Marco Campana 22:47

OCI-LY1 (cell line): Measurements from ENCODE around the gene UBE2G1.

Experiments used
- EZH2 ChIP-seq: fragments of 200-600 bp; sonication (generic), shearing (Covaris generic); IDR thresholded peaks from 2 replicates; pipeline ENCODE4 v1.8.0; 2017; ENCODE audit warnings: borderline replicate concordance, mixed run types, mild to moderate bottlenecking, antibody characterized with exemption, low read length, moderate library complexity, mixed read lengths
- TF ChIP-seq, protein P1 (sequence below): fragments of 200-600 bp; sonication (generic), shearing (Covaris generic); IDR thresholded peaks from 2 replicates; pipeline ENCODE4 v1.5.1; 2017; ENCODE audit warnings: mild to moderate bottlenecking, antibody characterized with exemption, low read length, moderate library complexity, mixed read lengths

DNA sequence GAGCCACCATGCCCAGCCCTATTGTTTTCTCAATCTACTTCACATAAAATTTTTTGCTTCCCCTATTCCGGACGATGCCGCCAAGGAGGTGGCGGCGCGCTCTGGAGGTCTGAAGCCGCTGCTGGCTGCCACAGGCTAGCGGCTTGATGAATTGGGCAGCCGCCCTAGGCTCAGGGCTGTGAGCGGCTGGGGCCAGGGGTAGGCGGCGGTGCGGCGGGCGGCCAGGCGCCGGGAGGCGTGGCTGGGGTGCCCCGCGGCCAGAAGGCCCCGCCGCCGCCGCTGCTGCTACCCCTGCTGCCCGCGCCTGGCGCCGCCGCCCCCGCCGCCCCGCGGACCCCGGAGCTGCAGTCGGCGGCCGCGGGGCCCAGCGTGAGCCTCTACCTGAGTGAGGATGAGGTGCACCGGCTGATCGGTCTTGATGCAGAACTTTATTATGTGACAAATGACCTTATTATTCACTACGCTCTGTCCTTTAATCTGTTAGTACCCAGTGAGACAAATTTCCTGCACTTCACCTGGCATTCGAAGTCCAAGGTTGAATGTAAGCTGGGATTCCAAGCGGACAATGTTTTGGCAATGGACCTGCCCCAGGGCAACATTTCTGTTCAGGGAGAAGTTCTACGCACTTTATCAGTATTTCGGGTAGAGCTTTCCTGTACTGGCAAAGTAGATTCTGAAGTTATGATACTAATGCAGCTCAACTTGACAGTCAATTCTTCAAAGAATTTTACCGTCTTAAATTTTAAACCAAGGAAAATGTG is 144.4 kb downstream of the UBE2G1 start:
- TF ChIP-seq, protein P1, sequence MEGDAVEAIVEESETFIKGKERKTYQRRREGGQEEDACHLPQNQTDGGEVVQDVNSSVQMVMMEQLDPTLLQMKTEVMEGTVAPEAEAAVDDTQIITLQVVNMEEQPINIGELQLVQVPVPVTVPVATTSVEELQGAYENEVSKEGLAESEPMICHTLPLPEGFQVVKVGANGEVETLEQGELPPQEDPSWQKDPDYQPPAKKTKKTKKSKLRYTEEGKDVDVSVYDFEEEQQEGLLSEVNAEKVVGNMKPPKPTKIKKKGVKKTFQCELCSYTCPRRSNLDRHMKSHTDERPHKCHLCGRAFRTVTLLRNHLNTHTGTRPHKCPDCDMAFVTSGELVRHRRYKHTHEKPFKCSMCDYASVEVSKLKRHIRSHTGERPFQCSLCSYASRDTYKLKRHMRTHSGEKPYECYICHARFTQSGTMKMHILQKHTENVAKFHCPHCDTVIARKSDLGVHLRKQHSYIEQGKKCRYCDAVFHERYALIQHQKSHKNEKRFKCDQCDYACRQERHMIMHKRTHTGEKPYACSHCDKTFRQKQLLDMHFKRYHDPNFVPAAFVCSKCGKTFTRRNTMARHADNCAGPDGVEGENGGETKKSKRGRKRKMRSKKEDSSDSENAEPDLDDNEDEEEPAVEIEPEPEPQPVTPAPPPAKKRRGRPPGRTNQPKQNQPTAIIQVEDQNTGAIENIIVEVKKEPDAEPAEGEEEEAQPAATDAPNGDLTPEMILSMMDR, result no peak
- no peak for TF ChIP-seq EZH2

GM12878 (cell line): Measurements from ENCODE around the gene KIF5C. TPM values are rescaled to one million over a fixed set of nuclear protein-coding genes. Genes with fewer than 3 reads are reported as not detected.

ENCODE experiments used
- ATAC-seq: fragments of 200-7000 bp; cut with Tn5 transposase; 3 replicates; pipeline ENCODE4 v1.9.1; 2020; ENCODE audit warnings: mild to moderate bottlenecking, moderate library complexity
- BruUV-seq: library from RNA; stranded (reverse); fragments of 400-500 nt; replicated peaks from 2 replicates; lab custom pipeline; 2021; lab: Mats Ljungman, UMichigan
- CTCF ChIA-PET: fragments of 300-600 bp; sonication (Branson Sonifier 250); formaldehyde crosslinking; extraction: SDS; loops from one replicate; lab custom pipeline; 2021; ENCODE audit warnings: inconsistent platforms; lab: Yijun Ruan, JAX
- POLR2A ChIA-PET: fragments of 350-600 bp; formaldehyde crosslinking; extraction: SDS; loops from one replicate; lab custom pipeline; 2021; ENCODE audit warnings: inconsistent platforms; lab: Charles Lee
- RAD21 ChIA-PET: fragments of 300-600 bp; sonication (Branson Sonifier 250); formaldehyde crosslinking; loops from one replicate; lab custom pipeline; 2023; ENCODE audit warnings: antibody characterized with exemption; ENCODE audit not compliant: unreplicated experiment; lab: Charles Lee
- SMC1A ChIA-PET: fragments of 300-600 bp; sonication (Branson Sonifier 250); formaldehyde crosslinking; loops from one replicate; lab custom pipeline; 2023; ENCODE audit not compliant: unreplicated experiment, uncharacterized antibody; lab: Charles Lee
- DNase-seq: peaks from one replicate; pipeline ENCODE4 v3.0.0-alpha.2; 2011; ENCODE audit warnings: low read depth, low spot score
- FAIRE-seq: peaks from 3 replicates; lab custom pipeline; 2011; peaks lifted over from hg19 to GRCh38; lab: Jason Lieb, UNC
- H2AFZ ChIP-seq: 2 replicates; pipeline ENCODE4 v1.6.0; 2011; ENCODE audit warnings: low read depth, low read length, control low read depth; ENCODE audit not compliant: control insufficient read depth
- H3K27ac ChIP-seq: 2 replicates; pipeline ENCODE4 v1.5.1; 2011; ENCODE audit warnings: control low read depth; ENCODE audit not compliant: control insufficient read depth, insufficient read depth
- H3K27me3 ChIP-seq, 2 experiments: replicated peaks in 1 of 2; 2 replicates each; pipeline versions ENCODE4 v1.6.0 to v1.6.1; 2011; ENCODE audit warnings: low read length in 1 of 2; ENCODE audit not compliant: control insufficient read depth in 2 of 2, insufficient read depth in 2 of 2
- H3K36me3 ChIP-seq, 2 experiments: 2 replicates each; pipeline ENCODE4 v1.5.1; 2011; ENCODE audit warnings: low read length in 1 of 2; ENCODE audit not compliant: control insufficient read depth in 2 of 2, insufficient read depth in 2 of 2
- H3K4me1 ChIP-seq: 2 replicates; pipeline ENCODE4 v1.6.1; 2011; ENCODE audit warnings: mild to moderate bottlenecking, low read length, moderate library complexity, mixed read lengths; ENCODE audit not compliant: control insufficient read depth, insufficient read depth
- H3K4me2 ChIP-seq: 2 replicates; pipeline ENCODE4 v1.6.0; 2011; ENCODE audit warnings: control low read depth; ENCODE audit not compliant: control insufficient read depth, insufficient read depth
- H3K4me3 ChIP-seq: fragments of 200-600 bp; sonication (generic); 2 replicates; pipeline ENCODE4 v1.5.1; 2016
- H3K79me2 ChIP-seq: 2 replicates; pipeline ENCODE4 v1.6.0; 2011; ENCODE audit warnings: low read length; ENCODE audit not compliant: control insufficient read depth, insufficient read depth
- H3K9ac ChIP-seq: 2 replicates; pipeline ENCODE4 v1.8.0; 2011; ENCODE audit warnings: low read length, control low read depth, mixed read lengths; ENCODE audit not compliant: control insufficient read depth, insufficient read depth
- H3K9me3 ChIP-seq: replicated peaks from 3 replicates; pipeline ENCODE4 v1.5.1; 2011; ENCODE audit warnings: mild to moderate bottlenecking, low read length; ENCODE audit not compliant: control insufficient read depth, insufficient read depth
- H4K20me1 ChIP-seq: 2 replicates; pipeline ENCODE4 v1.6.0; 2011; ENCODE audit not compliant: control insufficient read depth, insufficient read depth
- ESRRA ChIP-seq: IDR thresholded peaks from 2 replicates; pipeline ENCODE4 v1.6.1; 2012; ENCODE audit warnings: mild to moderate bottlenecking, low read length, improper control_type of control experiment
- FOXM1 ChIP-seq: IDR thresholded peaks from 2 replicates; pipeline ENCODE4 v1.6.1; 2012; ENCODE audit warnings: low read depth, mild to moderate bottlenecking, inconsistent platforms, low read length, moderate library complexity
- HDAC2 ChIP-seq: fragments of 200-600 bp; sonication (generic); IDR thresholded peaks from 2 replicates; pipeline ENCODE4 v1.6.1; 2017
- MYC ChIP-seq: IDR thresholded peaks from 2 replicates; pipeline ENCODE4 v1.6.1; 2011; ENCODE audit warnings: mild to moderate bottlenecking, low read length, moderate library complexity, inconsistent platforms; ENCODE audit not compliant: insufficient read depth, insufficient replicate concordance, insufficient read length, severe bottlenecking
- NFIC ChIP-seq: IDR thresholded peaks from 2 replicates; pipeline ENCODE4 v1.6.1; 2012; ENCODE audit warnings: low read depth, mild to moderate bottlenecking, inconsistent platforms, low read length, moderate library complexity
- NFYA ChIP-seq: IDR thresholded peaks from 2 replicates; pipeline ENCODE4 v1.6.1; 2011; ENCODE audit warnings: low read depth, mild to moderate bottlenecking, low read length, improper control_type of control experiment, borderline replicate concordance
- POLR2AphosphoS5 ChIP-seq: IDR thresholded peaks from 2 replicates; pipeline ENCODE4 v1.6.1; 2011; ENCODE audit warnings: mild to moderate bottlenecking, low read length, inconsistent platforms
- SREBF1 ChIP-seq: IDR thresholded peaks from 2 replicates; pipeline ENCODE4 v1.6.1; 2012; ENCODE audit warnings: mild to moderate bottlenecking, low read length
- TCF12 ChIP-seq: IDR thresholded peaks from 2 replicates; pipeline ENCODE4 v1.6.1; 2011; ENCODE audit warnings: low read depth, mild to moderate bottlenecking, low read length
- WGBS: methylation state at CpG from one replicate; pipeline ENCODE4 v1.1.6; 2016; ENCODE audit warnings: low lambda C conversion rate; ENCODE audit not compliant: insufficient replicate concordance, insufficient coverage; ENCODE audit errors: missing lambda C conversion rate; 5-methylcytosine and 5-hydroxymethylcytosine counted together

No, I love that you’re bringing this up. Because I think it’s there as an undercurrent in some of the conversations in particular, when we, you know, we’ve come to kind of a deeper understanding of digital inclusion in the way that we’ve realized that it’s, it’s connected to social inclusion and economic inclusion, which as you’ve eloquently described, is a huge challenge, not just in, in work for rural newcomers, or newcomers in rural settings, but But in, you know, Southern Ontario, I’m in Toronto, so, you know, me a cool, but I know, right, but But you know, it’s fine. But even in the in, even in the nuances of understanding, you know, both preferences as well as abilities to connect, there’s, there’s huge digital divide issues within within, within the city like Toronto, that people are only just sort of kind of really realizing because again, of the of the of that perception, or that attitude of well just go online, and even the idea, like you described earlier have secondary places where you can get, you know, free Wi Fi and things like that, or even, you know, device loans or things like that start to fall apart, when you start to put in a service context where someone needs some privacy where they need a space, you know, beyond just the the Wi Fi itself, they need something more permanent in order to be able to access services in particular, if it’s outside of hours, where you know, a library or a Starbucks or McDonald’s or whatever it might be able to provide free Wi Fi and things like that. And so it really rapidly does fall apart, even in a in an urban context, where the perception is that there’s significant, you know, connectivity, at least, but there are still Digital Divide issues. And one of the one of the most important ones is around like you said, the device, most newcomers have phones, and they’re willing to, to, to pay for that and the you know, the the the insane prices of for bandwidth that they’re not used to from their own countries of origin. And for NGO other things because they recognize the importance of that, but we’re not providing services that are mobile friendly. And that’s that’s, that’s that’s not their challenge. That’s a challenge that is more systemic in some ways. So I think that there is sort of that realization, but it sounds like in the conversations, for example, and and even just in an IRCCs perspective, so I don’t know if you’ve seen some of their language around the vision for digital settlement services coming up. They came up with a couple of things a couple of years ago, and I find the language is really interesting. I’m just gonna read it to you. So one of them is the vision for clients, his clients are able to access high quality settlement services online and can opt to complement these within person offering, oh, well, I know the red flags, the red flags in a line like that are pretty significant, right? But it gives you a sense of exactly what you were kind of describing of that kind of, you know, urban bureaucratized, more middle class kind of perspective on you know, we are going to focus on digital, and in person will be a complement to that. And all what we’re hearing, including from people in urban centers is there are not, there are nuances to all of that. Some things, newcomers who if you kind of put all the caveats in place who have the digital literacy who have the English language skills, if necessary, you have the devices who have the bandwidth, they’ll have the private spaces will have the time will have the inclination in the interest, the star certain services that they stay prefer to access online, from conversations I’ve had in surveys, the transactional kinds of services, the ones that are less personal, because you want to tell me how to write a resume, I don’t need to be in front of you to do that, I can watch a webinar and send me the template and I’ll work on it, then I’ll send it back to you. And at the point, when we need to, we’ll have an in person meeting versus the pieces that they want to have in person, which tends to be around intake and assessment because they actually want to make a connection, and social recreational kinds of pieces. And then the nuances of things like you’re describing where if you take away all of those caveats, well, then you need even more in person things to do kind of what you’re you’re talking about those interventions where you have the technology, you have the bandwidth, and you come and you sit down with them to do it. So I think that while we’re realizing all of this, there is this sense of a vision that’s a bit disconnected from what we’re learning in our own sector. And I wonder if you see leadership needed or evolving in our sector to have that conversation and push back a little bit. I don’t want to go down this road. So we’re going